In celebration of Women’s History Month and International Women’s Day, we’re examining the challenges that women face on their path to financial security. Earlier this year, CIBC, one of Canada’s largest financial services provider, released a survey that sought to uncover existing gaps between women’s money concerns and life goals. Its findings reveal that the majority of its 3,200 respondents lack knowledge of financial planning, a shortcoming that is negatively affecting how women manage their personal finances.
Despite the majority of respondents agreeing with the statement that financial security is a strong contributor to their happiness, the survey revealed financial mistakes that we are all guilty of making. Failing to save earlier in life and not investing when they were younger, were singled out as women’s greatest financial regrets. When asked what personal wealth advice they would offer their younger selves, 56 percent of respondents said “start saving earlier,” 50 percent said “start investing as soon as possible,” and 44 percent said “start planning for retirement earlier.”
The importance of planning for retirement through proactive savings and investment plans in well known, but many women continue to severely underfund their long-term financial security. The majority of respondents expressed confusion about how best to make their money work for them. Among the women polled, only 10 percent felt knowledgeable about investing, and just 15 percent felt confident about their retirement planning. Additionally, nearly half of women polled who own investments prioritize capital preservation and predictable returns. As retirement planning is a primary concern for many women, increasing knowledge about investment strategies and how to maximize long-term returns, are fundamental to financial wellbeing later in life.
The survey also revealed an added burden women face: making financial sacrifices for the sake of others. Seventy percent of respondents have made significant financial sacrifices, including reducing working hours and putting their careers on hold to care of loved ones, which can put them at a considerable disadvantage to men when it comes to saving for retirement. In fact, almost 30 percent of females polled said that they have reduced or stopped saving as a direct consequence of childcare or eldercare responsibilities.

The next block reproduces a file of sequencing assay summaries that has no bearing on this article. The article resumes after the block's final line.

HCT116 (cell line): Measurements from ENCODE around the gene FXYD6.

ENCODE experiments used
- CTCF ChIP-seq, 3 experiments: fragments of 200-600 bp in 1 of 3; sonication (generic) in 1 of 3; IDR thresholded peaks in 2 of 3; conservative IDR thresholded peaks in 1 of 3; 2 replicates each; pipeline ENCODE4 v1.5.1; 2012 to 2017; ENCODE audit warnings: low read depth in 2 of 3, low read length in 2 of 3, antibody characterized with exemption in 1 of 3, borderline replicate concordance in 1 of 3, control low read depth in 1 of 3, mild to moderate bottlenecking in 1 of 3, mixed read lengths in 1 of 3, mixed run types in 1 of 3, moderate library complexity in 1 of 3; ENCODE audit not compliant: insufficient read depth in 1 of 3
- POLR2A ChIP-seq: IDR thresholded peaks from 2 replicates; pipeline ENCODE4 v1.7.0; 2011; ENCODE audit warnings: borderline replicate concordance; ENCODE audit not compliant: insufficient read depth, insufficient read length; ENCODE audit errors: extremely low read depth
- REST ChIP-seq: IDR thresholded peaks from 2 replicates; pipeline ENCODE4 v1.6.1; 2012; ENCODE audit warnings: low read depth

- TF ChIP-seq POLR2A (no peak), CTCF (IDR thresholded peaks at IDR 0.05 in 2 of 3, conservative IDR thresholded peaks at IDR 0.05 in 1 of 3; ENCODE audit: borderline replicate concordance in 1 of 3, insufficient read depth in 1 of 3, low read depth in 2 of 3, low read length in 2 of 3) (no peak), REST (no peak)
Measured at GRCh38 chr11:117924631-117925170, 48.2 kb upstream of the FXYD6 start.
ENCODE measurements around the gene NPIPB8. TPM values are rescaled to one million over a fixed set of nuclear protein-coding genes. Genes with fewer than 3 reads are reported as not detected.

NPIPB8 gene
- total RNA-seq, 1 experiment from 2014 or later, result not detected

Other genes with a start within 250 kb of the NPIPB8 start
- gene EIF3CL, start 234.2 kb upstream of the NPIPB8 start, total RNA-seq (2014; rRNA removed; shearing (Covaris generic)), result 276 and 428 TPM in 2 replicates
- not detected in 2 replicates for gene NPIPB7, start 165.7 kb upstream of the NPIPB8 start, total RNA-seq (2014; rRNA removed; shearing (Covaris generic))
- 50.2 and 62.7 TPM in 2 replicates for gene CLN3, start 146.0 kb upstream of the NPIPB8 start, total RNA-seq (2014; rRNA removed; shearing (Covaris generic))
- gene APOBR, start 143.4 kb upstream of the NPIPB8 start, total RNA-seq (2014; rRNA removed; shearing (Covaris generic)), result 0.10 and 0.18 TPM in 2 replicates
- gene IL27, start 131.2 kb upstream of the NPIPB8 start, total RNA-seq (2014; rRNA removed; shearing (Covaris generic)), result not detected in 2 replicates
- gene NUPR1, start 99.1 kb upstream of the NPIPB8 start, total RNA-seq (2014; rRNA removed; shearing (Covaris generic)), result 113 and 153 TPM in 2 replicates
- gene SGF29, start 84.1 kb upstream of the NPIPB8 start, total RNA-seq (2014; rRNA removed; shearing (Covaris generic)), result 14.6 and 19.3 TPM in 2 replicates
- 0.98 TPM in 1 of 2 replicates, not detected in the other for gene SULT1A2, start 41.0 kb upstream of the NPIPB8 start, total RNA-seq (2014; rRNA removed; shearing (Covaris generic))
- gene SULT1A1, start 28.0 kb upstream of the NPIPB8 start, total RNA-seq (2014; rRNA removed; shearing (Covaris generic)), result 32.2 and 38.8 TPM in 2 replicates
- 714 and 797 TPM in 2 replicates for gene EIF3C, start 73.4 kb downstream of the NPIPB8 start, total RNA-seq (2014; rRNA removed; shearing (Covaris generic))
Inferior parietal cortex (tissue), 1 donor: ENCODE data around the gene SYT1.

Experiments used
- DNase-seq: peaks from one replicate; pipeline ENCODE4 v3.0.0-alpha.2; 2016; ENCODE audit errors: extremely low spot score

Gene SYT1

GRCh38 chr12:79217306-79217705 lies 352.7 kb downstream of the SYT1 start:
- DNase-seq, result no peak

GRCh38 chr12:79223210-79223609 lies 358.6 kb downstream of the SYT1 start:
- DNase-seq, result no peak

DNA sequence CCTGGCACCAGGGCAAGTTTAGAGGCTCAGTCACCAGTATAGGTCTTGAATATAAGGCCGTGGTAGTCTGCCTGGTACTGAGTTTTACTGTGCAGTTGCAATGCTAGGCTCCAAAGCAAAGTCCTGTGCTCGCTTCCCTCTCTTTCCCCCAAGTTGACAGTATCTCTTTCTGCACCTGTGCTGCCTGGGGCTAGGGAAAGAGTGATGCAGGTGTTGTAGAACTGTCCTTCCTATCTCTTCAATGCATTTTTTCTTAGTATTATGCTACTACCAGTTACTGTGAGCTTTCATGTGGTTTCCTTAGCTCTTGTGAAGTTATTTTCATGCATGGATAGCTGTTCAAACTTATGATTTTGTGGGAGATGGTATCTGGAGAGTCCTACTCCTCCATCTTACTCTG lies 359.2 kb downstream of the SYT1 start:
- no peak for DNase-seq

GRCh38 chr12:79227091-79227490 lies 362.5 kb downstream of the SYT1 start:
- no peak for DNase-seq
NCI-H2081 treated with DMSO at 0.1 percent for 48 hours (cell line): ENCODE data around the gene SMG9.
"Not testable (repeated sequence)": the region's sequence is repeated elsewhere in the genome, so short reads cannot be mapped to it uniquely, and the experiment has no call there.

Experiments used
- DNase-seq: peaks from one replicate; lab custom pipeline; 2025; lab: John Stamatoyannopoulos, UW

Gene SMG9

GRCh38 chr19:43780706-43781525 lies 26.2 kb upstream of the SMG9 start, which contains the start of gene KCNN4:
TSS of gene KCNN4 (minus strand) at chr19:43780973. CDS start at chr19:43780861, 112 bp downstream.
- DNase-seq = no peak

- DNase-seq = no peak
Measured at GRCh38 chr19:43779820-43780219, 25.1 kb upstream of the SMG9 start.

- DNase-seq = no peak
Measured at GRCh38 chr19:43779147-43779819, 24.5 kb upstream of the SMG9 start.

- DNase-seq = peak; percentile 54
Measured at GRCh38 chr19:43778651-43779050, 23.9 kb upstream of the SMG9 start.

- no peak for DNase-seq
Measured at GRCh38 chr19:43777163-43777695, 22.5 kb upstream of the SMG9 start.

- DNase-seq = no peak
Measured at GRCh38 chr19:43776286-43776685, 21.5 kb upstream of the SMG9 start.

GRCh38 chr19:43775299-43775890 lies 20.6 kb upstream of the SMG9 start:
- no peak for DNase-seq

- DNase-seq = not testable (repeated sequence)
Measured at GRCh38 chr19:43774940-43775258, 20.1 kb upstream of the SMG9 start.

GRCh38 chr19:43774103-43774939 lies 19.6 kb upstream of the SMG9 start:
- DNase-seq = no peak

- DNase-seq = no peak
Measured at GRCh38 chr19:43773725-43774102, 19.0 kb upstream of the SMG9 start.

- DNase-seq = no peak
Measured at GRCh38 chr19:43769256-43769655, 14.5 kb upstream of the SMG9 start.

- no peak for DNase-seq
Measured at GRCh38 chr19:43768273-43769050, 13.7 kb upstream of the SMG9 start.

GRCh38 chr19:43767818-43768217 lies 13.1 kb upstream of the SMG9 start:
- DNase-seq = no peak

Of course, the survey’s findings aren’t all dispiriting. Women are increasingly taking control of their household’s finances. Nearly 55 percent of respondents said they are primarily responsible for household budgeting, while 41 percent take charge of long-term savings goals and 39 percent decide how their household’s money gets invested.
Taking charge of your finances is more than a matter of strength, it’s a matter of necessity. According to the U.S. Bureau of Labor Statistics, women continue to earn 81 percent of what men earn. On top of that, women statistically live longer than men and often face discrimination in terms of career advancement opportunities. This means women have to work harder and save more money than men.
4 Tips to Help You Achieve Your Financial Goals
So how can you take control of your finances and build a secure future for yourself and your loved ones? Follow these 4 tips of course!
Make Saving for Retirement a Top Priority – You can take charge of your financial future by taking full advantage of a company retirement plan. At a minimum, contribute up to what your employer will match. Ideally, you’ll want to set aside at least 10 percent of your annual income for retirement savings in your twenties and slowly increase that figure to 30 percent by the time you’re 40. The younger you begin saving for retirement, the better, but it’s never too late to start.
Invest as Much as You Save – No one likes risk, but many women are playing it too safe with their investments, potentially missing out on long-term gains that can help you better achieve your goals. For a goal like retirement with a long time horizon, you will ideally want a diversified portfolio that has strong potential for growth.
Work with a Trusted Financial Advisor – No one has time to learn the ins and outs of financial management. That’s why working with a qualified support team can be a great confidence booster as they walk you through the entire process of getting your personal finances aligned with your long-term goals. When looking for a financial advisor, make sure they’re a fiduciary, these advisors are legally required to always act in their clients’ best interests.
Create a Comprehensive Financial Plan – Many financial plans focus exclusively on investment portfolios, maximizing returns to help ensure that you achieve a competitive return on investment. But what you really should create is a comprehensive financial plan which goes far beyond saving and investing and helps you look holistically at the interrelated parts of your financial situation. A comprehensive plan reviews your income, expenses, investments, retirement planning, insurance needs, income taxes, and estate planning needs, and assesses how they all fit together within the context of your long-term goals.